The Organization of Teratology Information Specialists (OTIS) previously conducted a collaborative, prospective, controlled cohort study evaluating the outcome of pregnancies in women following exposure to leflunomide during the first trimester of gestation (11). After adjustment for confounders, this study did not reveal an increased risk of adverse pregnancy outcomes, including major malformations, in a group of 64 leflunomide-exposed women with RA when compared with a group of 108 women with RA who did not take leflunomide. In particular, no specific pattern of birth defects or similarities in defects compared to those noted in animal studies was detected following early pregnancy exposure to leflunomide. However, only a small subset of the sample was exposed to full doses of leflunomide beyond 3 weeks postconception; in fact, all women discontinued the medication upon recognition of pregnancy, and nearly all underwent the drug-elimination procedure.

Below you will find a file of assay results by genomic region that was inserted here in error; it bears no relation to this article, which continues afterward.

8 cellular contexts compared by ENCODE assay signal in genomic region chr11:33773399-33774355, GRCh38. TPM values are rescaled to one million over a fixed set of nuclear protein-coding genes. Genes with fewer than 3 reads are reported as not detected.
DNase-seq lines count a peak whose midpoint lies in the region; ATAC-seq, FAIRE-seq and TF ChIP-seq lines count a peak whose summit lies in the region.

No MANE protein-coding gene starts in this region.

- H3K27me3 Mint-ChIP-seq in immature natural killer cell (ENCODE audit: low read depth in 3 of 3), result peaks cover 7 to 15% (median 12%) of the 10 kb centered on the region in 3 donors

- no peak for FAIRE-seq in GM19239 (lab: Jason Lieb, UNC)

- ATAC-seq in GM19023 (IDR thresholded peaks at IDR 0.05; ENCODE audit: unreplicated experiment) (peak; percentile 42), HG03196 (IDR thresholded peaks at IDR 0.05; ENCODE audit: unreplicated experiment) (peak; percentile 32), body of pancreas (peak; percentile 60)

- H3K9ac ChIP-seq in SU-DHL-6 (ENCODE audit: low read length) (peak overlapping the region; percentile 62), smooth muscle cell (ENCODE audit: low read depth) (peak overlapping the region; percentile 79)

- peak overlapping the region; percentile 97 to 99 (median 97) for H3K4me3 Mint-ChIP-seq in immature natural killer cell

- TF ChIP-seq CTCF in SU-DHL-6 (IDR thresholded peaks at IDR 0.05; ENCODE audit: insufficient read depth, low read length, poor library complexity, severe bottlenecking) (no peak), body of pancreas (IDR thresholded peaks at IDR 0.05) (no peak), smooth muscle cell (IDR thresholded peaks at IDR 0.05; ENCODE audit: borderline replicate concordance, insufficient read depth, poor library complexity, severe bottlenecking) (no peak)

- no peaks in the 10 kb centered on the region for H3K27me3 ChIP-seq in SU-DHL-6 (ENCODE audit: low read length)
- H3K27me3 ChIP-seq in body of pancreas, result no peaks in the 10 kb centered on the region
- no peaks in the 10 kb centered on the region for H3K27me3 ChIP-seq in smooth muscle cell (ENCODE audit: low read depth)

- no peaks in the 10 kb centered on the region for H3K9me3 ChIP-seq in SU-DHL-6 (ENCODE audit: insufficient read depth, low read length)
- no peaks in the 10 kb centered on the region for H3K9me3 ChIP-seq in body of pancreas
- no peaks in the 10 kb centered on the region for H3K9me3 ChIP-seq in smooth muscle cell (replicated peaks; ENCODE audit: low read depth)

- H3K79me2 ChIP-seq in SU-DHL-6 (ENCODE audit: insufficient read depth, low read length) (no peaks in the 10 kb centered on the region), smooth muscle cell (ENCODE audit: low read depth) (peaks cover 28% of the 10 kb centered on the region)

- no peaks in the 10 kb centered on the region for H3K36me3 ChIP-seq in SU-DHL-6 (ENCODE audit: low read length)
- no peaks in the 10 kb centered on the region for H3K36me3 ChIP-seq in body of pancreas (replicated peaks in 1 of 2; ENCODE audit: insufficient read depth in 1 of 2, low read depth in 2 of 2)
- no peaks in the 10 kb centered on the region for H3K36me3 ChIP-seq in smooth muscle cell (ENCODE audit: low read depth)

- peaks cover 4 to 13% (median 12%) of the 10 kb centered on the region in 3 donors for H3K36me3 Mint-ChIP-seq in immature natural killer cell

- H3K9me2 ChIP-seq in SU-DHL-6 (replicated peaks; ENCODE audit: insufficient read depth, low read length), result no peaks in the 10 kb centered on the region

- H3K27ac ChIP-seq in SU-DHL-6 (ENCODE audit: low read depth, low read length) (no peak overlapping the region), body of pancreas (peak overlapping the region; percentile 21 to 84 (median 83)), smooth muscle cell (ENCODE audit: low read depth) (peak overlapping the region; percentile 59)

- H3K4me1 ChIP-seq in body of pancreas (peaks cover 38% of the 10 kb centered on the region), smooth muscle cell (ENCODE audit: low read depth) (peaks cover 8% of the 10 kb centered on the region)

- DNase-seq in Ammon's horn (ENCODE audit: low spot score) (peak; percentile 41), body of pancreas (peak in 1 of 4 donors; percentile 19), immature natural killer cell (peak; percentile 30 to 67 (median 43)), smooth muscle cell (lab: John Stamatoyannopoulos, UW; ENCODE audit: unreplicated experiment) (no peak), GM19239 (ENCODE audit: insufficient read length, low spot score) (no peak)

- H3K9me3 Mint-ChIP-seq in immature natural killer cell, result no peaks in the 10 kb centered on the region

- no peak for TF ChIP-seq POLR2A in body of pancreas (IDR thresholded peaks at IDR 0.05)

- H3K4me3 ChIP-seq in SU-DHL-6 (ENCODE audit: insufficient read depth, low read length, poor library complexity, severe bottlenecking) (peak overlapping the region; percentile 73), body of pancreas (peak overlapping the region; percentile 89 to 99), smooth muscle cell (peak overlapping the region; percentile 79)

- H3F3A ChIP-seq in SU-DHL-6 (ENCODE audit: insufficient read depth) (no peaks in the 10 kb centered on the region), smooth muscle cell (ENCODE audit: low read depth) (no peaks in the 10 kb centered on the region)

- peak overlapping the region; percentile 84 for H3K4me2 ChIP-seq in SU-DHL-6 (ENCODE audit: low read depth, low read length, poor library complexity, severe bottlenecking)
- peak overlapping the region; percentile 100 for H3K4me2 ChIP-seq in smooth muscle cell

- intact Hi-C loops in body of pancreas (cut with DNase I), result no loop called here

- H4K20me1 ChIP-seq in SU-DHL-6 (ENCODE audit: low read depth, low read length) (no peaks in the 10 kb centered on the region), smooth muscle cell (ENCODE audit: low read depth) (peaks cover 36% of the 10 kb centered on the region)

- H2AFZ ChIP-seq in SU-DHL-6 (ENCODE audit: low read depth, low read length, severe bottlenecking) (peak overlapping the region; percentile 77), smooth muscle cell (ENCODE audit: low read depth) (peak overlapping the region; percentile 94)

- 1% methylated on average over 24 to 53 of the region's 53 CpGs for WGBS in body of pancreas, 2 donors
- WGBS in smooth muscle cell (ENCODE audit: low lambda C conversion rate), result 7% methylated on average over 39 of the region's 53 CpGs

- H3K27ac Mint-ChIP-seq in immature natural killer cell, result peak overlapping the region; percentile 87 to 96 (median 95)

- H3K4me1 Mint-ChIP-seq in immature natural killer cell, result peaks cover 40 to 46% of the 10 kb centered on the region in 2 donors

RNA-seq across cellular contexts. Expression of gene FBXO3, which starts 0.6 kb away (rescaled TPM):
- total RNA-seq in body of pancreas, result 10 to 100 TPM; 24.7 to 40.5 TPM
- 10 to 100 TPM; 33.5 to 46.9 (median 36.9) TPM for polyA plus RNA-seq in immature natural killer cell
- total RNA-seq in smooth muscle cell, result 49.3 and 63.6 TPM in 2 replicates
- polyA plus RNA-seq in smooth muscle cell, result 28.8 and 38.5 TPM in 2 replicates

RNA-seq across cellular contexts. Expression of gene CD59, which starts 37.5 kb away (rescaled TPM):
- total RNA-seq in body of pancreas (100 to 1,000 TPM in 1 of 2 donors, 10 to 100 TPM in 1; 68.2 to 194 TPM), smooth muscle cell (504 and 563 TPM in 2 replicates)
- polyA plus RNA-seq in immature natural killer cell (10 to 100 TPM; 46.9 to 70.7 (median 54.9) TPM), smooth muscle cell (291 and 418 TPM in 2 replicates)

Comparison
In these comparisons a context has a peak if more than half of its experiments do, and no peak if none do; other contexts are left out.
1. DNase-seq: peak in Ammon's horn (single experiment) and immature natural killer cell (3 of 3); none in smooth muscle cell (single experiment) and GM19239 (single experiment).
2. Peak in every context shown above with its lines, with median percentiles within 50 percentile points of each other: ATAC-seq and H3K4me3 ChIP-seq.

In the present report, we describe the pregnancy outcomes in an additional 45 women prospectively enrolled in the OTIS study who had exposure to leflunomide either during pregnancy or only prior to pregnancy but who did not meet the strict criteria for inclusion in the cohort component of the previously published study (11).

PATIENTS AND METHODS

  1. Top of page
  2. Abstract
  3. PATIENTS AND METHODS
  4. RESULTS
  5. DISCUSSION
  6. AUTHOR CONTRIBUTIONS
  7. ROLE OF THE STUDY SPONSOR
  8. REFERENCES

Study design.

From 1999 through 2009, the OTIS Collaborative Research Group conducted a study to address the fetal safety of exposure to leflunomide during pregnancy. Participants were recruited from among pregnant women who contacted any of the OTIS counseling services throughout the US and Canada. The primary focus of the study involved a prospective, controlled cohort design; the results of the cohort study have been described in detail in a previous publication (11). However, women who did not meet the inclusion criteria for the cohort were also also recruited into the study and followed up throughout pregnancy. Specifically, these women did not meet the cohort criteria because they were enrolled after 20 completed weeks of gestation, were treated with leflunomide for an indication other than RA, or discontinued the drug within 2 years prior to conception but had no documented confirmation that the drug had been eliminated prior to pregnancy.